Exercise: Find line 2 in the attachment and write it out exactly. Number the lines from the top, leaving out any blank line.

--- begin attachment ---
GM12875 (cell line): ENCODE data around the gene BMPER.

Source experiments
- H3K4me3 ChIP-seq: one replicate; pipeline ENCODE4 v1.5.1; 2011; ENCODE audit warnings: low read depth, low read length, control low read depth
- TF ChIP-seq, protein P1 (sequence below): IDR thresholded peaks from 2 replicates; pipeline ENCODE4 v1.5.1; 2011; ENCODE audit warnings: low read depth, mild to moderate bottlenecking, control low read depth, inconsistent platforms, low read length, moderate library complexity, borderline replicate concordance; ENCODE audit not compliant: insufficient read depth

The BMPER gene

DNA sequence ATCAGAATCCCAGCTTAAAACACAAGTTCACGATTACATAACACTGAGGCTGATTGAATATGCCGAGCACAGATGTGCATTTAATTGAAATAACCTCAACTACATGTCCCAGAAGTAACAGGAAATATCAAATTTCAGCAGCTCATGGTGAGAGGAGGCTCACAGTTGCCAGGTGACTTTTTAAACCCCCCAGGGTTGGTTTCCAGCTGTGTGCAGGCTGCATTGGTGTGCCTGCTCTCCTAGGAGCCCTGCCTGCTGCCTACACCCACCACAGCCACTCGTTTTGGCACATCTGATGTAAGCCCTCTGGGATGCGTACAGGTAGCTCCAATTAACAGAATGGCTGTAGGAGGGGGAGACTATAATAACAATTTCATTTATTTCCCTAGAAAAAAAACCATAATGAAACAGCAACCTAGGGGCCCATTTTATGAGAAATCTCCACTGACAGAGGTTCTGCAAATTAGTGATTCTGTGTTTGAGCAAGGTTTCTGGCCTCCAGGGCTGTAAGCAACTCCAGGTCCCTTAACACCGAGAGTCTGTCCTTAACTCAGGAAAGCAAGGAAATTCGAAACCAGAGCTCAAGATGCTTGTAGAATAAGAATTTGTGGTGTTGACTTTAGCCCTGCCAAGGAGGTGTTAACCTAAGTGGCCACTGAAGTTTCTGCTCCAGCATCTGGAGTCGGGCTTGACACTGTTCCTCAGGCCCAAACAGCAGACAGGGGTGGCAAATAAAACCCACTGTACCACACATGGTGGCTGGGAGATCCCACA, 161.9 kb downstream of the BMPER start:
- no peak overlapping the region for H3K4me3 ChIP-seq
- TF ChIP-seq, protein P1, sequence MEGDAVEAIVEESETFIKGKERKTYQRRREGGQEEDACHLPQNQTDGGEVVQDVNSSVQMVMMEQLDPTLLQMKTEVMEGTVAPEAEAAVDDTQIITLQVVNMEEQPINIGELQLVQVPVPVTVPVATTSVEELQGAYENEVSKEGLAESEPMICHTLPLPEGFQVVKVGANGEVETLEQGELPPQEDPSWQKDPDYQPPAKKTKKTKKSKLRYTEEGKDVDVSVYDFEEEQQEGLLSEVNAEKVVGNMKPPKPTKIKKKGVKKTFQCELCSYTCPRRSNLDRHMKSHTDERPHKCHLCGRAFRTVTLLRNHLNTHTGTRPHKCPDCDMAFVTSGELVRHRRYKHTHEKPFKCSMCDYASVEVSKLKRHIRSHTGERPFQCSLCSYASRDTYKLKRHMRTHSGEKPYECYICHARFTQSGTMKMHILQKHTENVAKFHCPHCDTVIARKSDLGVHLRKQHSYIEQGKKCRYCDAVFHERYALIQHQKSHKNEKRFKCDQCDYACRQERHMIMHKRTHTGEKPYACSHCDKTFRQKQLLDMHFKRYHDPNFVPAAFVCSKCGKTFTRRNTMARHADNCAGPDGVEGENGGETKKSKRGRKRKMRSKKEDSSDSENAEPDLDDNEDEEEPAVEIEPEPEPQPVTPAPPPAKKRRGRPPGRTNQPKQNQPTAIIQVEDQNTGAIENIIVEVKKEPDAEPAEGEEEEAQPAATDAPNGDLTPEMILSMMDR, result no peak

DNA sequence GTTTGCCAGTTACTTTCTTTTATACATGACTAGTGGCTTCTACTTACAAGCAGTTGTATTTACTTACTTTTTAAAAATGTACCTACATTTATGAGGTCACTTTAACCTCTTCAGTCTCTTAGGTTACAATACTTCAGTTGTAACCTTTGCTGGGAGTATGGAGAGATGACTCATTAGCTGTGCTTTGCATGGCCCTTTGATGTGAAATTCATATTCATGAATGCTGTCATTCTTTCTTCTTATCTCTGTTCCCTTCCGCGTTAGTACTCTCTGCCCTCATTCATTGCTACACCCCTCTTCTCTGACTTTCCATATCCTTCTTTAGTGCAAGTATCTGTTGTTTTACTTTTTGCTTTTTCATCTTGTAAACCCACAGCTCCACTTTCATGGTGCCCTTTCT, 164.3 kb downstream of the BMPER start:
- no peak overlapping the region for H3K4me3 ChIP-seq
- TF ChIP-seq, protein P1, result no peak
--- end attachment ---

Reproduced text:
Source experiments